From the archives of the Sault Ste. Marie Public Library:
It is hard to capture an emotion, especially one that you felt in your youth. Do you remember how you felt when you drove or even walked past an eerie graveyard at night? Your heart most likely beat a little harder, your hands got stickier, and a shiver may have made its way up your spine.
What makes graveyards so eerie has to do with their obvious association with those that have been laid to rest, sometimes unpleasantly. One of the inactive graveyards in Wawa, Ontario, is no different, as it hosts many workers from the gold mines nearby.
In the 1920s, the area had a substantial bushfire that left it in a rather dilapidated condition, which added to its spookiness.
The graveyard was located “…in the midst of a burnt plain and the rugged range of hills that mark the course of the ‘Wa Wa Canyon’ casting its shadows over it” (Sault Star, February 17, 1930, pg. 2).
Given its dilapidated condition, it is no wonder why many choose not to travel past this ghostly graveyard and the shadows cast upon it. Despite the region’s ability to send shivers up your spine, there have been a few misadventures documented from those who tested their bravery.
One such misadventure involved two miners who unknowingly awoke a ghostly figure from its slumber.
The two miners, in search of better libations, passed the ‘Wa Wa’ graveyard, and “began to argue over ghosts…and to attest their ability to battle the whole world, ghosts included” (Sault Star, 02/17/1930).
The two proceeded to yell and holler toward the graveyard to provide proof of their bravery and strength.
When unsuspectingly a “…white splotched, groaning figure, arose from the grave, they took to their heels and did not stop running until they landed in the ‘Wa Wa’ hotel” (Sault Star, 02/17/1930, pg.2).
The two distraught miners heading north from The Mission hotel after their experience told tales of a ghost that rose from the grave upon arrival at the Wawa Hotel.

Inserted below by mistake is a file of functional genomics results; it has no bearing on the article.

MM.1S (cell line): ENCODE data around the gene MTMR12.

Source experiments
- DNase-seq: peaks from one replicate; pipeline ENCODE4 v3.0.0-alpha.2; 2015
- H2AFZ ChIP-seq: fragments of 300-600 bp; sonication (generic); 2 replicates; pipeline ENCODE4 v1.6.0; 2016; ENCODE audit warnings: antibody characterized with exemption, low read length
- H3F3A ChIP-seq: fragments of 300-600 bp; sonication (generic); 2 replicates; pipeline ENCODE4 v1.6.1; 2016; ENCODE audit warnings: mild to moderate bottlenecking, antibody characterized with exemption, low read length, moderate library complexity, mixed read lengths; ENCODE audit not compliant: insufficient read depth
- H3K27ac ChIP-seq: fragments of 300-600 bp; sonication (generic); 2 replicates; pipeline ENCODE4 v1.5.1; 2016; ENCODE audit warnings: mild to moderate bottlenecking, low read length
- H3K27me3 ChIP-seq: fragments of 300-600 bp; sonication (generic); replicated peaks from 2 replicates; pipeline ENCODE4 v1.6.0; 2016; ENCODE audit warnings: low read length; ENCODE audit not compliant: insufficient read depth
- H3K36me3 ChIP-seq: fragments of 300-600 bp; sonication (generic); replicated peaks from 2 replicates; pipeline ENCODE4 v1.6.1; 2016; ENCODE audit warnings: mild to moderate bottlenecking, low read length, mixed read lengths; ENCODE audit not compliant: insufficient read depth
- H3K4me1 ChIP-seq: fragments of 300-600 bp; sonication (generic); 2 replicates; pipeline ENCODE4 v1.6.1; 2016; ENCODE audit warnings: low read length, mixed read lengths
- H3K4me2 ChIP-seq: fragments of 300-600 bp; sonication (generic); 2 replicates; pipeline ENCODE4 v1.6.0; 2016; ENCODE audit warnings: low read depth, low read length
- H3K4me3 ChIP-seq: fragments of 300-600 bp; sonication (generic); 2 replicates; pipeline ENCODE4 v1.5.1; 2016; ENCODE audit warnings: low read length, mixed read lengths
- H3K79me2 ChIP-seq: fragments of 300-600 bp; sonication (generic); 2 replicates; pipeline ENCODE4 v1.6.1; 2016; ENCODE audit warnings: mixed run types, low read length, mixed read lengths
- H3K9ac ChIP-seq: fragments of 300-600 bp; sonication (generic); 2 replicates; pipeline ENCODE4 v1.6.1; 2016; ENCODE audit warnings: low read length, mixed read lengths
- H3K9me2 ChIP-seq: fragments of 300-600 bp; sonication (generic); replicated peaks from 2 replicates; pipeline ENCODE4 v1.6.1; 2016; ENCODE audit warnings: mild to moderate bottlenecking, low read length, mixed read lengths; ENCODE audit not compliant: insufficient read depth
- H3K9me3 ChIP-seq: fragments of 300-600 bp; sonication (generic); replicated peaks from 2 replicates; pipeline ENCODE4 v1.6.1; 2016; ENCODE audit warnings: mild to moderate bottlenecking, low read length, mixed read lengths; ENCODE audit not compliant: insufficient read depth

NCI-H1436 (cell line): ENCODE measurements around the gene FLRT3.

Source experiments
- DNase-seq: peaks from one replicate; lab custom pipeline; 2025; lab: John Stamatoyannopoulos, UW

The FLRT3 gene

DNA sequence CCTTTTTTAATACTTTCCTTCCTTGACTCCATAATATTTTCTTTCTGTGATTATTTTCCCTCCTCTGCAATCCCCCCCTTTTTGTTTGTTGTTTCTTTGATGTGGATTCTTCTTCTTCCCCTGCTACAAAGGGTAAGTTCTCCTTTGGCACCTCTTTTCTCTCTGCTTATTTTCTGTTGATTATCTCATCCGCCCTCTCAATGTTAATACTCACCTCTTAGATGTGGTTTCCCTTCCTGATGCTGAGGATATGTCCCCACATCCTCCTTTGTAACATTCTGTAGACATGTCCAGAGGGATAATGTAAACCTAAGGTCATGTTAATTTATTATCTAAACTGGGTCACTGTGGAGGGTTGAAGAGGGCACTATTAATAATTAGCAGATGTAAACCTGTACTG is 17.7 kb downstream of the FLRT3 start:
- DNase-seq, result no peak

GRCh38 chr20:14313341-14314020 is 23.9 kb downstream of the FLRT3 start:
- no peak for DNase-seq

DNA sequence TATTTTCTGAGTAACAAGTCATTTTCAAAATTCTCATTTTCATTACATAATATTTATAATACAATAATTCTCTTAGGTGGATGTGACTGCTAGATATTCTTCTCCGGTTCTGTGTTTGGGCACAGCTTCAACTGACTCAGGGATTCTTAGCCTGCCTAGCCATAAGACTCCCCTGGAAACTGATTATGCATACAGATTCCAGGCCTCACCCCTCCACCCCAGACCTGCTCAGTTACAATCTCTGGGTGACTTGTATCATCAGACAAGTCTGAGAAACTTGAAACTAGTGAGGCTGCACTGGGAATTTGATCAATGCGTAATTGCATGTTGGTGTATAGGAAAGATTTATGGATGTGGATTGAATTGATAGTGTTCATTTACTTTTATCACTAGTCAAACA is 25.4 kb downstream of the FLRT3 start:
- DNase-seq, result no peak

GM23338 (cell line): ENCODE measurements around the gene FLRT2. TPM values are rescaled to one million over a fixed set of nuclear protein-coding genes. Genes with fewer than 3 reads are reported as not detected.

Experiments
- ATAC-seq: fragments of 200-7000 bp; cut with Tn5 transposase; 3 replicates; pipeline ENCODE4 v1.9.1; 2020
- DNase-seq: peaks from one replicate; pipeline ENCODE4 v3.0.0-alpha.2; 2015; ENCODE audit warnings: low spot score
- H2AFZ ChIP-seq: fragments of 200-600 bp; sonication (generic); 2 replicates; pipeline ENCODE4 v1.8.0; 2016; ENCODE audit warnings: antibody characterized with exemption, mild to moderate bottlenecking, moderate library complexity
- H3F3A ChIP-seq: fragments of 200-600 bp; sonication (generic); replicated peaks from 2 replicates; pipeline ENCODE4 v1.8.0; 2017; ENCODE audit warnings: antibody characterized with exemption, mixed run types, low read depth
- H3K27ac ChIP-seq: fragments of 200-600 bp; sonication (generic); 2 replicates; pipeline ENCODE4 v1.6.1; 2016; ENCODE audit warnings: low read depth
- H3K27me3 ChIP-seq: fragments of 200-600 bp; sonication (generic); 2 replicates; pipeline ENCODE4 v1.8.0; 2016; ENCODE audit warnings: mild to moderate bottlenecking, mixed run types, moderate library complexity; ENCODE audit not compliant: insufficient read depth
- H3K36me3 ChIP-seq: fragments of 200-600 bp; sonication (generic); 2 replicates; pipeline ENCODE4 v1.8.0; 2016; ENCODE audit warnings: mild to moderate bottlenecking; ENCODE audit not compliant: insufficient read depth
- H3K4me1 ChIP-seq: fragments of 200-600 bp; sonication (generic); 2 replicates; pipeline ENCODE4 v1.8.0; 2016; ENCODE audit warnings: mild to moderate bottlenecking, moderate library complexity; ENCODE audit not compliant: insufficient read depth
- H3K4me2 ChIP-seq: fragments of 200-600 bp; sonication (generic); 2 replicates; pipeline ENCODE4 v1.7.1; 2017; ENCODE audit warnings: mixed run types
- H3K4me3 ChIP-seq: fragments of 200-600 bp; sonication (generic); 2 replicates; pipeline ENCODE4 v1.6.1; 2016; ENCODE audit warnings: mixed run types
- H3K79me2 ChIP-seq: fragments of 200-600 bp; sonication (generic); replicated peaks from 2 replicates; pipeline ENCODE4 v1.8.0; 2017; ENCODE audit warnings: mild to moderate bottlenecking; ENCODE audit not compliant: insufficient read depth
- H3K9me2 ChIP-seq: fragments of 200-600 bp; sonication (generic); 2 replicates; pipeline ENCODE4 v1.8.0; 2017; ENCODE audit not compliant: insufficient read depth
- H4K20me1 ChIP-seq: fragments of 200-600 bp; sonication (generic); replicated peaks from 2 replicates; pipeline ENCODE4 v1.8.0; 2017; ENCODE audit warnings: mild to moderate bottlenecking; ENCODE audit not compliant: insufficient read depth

That same evening another miner, who was enjoying refreshments at the Wawa Hotel decided to take a walk to the Mission Hotel to finish his night.
When this solitary miner arrived in the area of the Wawa graveyard "[he] began to feel very sleepy [and] chose a nice, convenient headstone to shelter him from the night air, and dropped off to sleep” (Sault Star, 02/17/1930, pg. 2).
After being awoken from a slumber, especially one that in on the cold ground of a graveyard, grogginess is to be expected. The solitary miner, Mike Rowan, subsequently arrived back at his original hotel “still cursing the inconsiderate people of this world who would not let a man sleep in peace” (Sault Star, 02/17/1930, pg. 2).
It is clear to those that heard the story of the ghost that arose from the grave groaning groggily, was in fact a living being trying to sleep off the effects of the libations consumed earlier in the evening; the aforementioned Mike Rowan.
Another haunting tale of ghosts that stemmed from the Wawa Canyon hills turned out to be more of a prank.
A group of men, after they enjoyed refreshments were walking past the eerie graveyard at dusk, making a lot of noise. This noise included not only songs but taunts to the ghosts to “come out and let us see you” (Sault Star, 02/17,1930).
Little did they know, a resident of Wawa heard them and planned to give the merry men a scare. The man hid from sight under the cover of the large headstone, and when he heard the taunt, started laughing maniacally. To the prankster’s delight, the group screamed uncontrollably and left in a hurry.
Similarly, a prankster amongst a group of road developers in Batchewana, took delight in creeping out people, in this case, his coworkers. The scamp took advantage of the superstitious nature of his colleagues and the spooky graveyard nearby to commit a trio of pranks to creep them out - one of which involved a switcheroo of axes.
In the February 20, 1931 article in the Sault Daily Star it states that “while one Frenchman was grinding an axe. Something diverted his attention…when the Saxon pinched it and replaced it with another”.
The next morning, the prankster then waited for an opportune time to replace the sharpened axe with the dull one he swapped out with the coworker’s attention diverted. To the victim’s surprise, the axe that was clearly his appeared as dull as before he sharpened it.
The prankster prodded the ‘Frenchman’ as he “advised him that the old fellows out in the graveyard resented the intrusion of a road through their country…” as stated in the February 20, 1931, Sault Star article.
The scamp's demise seemed to be drawn from a nostalgic cartoon, which portrayed four mystery-solving teens and their seemingly ravenous Great Dane.
While the prankster committed one of his pranks, it was “noticed that the coat of the ‘ghost’ did not come to his feet” (Sault Star, 02/20/1931). It was noticed that the feet of the ghost were ‘substantial’, which led the victims to charge the ‘Saxon’ as the culprit. Although the pranks required some calculation, the association that graveyards have with the eerie, especially at night, made them possible.
Anyone for a midnight stroll past a graveyard? Zoinks!
Each week, the Sault Ste. Marie Public Library and its Archives provides SooToday readers with a glimpse of the city’s past.